It’s 10.45a and I just finished walking home from my polling place…it’s maybe a mile from my house and I didn’t want to run the risk of no parking (even though it’s at a church that has huge dual parking lots), so I decided I could use the exercise anyway. Grabbed my little black backpack, threw some snacks in there with a bottle of water, made sure I had my voter empowerment card from the ACLU along with my pocket-sized guide to the Constitution, voter registration card, and driver’s license…then I headed out the door around 9.40a.

    On my way there, I remember thinking “I am on my way to make history.” Made me tear up as I was walking and I nearly tripped over a pothole >_<

    When I got there, the line was pretty minor. Maybe a ten minute wait was all I had. I had planned to wake up super-early and get there directly at seven, but I’m glad I didn’t; one of the poll workers told me that when she got there to open everything up, there were lines snaking through the parking lot.

    Got in my little booth and started filling in the little arrows…and I think I checked my ballot about fifty times to make sure I hadn’t screwed up anywhere (cuz dammit, I want my vote to COUNT). Seeing my vote next to Obama’s name just made me swell up with pride, like “This is for real, finally!” When I walked out the door to make my merry little way home, I couldn’t help but smile the entire way. I’m still smiling now.

    That’s my little story from the NE part of Lansing, Michigan. Another friend of mine (who lives more SW in a predominantly African-American neighborhood) said that she and her boyfriend headed over to their polling place around 8 this morning to find lines so long they waited for an hour and a half. (Also, to my delight, she said they were the only non-African-American people there. Their entire neighborhood lined up in droves to vote.)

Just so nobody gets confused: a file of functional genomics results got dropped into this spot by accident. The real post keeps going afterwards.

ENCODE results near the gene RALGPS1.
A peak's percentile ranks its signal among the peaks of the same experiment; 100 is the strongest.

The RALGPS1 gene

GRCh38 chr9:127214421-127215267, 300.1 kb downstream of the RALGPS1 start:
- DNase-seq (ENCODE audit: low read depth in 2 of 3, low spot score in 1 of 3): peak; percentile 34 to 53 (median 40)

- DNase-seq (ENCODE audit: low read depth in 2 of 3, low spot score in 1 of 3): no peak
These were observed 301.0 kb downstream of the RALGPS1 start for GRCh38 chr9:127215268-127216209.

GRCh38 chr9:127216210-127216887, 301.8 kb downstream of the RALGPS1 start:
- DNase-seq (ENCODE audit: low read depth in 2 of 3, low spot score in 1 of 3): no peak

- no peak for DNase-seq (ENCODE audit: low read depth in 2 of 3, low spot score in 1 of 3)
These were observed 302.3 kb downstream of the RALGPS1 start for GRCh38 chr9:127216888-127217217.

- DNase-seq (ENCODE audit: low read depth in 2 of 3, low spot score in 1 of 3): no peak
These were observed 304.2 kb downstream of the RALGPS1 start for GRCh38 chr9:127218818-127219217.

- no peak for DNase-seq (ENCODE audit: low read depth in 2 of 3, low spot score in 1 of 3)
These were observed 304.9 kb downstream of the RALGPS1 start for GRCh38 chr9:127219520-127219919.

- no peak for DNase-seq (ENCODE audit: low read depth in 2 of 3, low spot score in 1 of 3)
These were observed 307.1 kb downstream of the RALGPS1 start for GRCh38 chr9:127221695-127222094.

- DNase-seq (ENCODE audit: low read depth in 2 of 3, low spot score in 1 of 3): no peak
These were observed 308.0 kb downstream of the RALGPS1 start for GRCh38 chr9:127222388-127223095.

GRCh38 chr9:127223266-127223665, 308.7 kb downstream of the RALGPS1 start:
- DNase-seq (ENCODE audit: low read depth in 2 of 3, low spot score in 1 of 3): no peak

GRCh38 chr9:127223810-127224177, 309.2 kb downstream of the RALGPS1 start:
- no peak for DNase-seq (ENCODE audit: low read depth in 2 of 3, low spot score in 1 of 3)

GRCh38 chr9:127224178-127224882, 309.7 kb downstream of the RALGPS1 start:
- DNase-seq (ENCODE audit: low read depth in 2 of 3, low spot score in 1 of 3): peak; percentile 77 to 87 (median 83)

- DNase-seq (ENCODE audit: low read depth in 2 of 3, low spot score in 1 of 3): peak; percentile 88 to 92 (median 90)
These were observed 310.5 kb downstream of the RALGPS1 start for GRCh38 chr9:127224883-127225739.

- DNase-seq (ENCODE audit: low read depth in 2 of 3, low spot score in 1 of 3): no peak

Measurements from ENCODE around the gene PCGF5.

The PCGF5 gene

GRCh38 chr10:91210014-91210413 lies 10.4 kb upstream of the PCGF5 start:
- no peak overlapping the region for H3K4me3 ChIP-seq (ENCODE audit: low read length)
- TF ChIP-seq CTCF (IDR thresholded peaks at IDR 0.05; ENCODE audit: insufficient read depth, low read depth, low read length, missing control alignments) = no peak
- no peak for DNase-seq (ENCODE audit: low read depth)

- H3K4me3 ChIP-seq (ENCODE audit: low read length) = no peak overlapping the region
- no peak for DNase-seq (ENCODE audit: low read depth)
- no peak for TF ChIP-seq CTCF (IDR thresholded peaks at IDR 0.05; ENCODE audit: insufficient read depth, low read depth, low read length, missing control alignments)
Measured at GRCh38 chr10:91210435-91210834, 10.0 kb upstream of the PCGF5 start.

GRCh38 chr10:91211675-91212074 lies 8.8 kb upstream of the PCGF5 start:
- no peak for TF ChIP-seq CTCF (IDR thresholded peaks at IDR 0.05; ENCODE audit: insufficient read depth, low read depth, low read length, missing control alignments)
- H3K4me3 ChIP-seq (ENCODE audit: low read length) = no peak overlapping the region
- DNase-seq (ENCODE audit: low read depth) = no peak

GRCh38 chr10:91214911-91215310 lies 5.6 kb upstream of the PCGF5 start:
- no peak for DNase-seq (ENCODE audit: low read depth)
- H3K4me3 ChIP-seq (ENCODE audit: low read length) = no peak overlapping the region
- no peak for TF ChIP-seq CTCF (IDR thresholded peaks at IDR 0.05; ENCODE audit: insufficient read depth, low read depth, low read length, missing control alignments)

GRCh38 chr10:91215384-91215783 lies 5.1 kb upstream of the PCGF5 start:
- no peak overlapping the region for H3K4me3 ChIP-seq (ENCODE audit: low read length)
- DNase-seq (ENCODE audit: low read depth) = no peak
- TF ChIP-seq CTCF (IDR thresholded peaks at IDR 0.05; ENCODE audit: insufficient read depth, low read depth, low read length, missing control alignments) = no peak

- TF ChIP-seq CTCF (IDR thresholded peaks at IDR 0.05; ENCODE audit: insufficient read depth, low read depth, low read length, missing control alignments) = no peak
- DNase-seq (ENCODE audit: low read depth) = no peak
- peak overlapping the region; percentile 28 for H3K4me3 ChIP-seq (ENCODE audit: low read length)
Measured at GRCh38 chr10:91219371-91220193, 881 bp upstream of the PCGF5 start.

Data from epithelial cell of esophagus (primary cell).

18. November 4, 2008 at 12:05 pm

    We vote at an elementary school, so early this morning there were two kids (maybe 7 years old?) standing around watching people line up. As we walked in I overheard them saying really quietly “I bet they’ll vote for Obama” and I turned to them and said “We totally are” and they got all excited and cheered between themselves.

    I’ve never really had a heart-warming voting story, but it was nice today to know I was casting my vote also on behalf of those two kids who can’t vote but will be impacted by adult decisions.

    (I also pressed extra special hard for no on 4 and no on 8 – I’m from California.)

  19. November 4, 2008 at 12:16 pm

    Just got back from the polling place for a second time . . . and it all went smoothly. I think we were there for less than 10 minutes. I’m actually glad that I went with my brother. We’ve never exactly been close, but it was cool being with him for his first time voting, telling him how to work the machine and having someone to share the moment with. Together, we just voted for (who I fully expect to be) the first black U.S. president, you know? It’s amazing to think about. It also makes me happy to know that in spite of his turning out like my father in every other way, he’s a dirty hippie liberal like me!

    I voted for Obama on row E Working Families, and Kryzan for Congress. I ended up leaving the assemblyman column blank because it was between two Republicans with no one on the Democratic ticket. Fuck that shit.

  20. ACG
    November 4, 2008 at 12:17 pm

    It took me about 15 minutes to vote at my polling place and my boyfriend about 20 to vote at his. Some of my coworkers (almost all of whom came to work in blue today) reported lines of 200 at theirs, which I thought was kind of cool. I was kind of on the lookout for voter suppression in an “I wish a motherfucker would” kind of way–I’m sort of confrontational like that–but everyone from the front door to the back door was really nice and helpful.

  21. November 4, 2008 at 12:19 pm

    I voted yesterday at the county registrar of voters, because I’d taken to heart the call to vote early if it was possible. It took me five hours and twenty minutes. AND I DIDN’T HAVE MY IPOD. *gasps*

    At least I had time to study the propositions I hadn’t decided on yet. And the mood in the line was invigorating. Everyone was complaining, sure, but they were also sticking around. Makes me proud. By the time we got to the front of the line, we were actually cheering every time the security folks let a group of five through the door.